Introgression of Pest and Disease Resistance Genes from Wild Species into Cultivated Peanut Lines and Varieties


Board of Regents of the University System of Georgia on behalf of the University of Georgia Cooperative Extension Service and University of Georgia Research Foundation, Inc.

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Southeast (GA, FL, AL)

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Jackson (Scott)

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Root-knot nematodes and late leaf spot are a very damaging to the peanut crop. Resistance to late leaf in peanut cultivars is limited, and currently only a single source of resistance to root-knot is available (originating from the wild species A. cardenasii, and available in cultivars like Webb, and H/O Tifguard). There are serious concerns that this root-knot resistance could be broken. In this project we investigated new sources of resistance to root-knot nematode and late leaf spot from the wild species A. stenosperma. This was done by studying plants derived from a cross involving peanut (A. hypogaea) and A. stenosperma.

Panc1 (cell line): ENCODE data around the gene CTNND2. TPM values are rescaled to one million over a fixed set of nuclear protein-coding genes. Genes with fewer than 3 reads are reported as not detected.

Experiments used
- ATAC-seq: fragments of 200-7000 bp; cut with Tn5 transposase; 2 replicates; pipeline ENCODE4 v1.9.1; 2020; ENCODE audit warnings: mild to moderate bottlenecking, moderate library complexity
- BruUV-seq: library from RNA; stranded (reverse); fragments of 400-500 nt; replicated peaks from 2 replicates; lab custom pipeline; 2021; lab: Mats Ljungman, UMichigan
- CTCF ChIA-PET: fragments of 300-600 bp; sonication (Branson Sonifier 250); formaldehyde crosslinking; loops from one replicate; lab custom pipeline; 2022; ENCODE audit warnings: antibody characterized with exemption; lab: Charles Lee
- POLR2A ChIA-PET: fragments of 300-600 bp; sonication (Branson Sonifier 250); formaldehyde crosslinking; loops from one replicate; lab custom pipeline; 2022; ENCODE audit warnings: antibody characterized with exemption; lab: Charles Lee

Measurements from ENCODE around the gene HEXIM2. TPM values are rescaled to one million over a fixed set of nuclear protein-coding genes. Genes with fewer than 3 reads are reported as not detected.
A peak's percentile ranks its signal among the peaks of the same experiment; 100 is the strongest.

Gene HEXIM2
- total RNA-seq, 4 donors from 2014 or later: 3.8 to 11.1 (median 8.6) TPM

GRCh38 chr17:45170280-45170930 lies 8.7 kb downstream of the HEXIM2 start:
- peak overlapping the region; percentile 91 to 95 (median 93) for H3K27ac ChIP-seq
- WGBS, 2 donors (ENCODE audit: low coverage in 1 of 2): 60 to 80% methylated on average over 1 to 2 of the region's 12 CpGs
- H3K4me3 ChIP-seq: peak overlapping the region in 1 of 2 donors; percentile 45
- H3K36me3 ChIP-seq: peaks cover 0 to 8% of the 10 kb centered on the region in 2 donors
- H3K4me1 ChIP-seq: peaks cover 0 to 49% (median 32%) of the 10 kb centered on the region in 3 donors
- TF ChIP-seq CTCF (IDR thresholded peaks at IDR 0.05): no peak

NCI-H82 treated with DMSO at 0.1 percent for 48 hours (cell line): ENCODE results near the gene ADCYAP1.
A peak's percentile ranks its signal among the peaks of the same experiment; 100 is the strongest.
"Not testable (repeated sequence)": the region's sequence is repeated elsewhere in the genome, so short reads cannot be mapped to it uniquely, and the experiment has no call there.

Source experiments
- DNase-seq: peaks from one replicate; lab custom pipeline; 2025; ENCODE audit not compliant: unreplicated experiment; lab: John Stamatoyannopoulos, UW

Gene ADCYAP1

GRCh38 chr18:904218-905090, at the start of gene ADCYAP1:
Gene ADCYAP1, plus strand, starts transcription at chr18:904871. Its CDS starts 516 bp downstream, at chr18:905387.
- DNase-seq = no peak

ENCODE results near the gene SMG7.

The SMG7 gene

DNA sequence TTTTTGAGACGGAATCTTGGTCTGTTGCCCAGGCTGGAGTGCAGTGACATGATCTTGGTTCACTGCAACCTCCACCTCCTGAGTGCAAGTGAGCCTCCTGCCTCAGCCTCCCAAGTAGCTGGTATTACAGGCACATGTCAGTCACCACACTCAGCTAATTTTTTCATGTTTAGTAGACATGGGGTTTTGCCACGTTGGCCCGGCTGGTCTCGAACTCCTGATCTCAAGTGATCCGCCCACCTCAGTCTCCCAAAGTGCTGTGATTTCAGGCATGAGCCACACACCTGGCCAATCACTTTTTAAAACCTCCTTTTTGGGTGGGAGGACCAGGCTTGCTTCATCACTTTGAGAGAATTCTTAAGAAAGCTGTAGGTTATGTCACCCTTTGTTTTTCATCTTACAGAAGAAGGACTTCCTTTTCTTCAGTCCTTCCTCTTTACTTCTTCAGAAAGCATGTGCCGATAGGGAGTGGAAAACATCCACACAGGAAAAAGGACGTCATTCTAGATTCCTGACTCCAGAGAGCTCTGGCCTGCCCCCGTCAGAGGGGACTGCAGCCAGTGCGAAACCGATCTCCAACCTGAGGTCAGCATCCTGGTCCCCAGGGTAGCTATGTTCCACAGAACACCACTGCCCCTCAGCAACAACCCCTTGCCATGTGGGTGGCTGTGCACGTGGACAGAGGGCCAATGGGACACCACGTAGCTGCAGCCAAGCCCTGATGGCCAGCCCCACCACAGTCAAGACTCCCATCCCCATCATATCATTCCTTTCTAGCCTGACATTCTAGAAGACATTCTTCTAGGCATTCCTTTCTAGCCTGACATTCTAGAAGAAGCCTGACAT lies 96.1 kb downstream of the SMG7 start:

Peanut has two sets of chromosomes that originally derived from two wild species, one contributing "A­chromosomes" and the other "B-chromosomes". A. stenosperma has only A-chromosomes, therefore to be able to cross with peanut, it needed to first be crossed with a B-chromosome species (in this case a species called A. batizocoi was used). These hybridizations were carried out before the beginning of the project. 
In this project, a population of 230 plants specially structured for genetic analysis, from the cross A. hypogaea x (A. batizocoi x A. stenosperma) was tested for resistance to root-knot nematode and late leaf spot using controlled quantifiable methods. This information will be used together with DNA-typing information and genetic mapping to identify chromosomal regions that confer resistance and to develop molecular markers to aid in the production of new resistant peanut varieties. 

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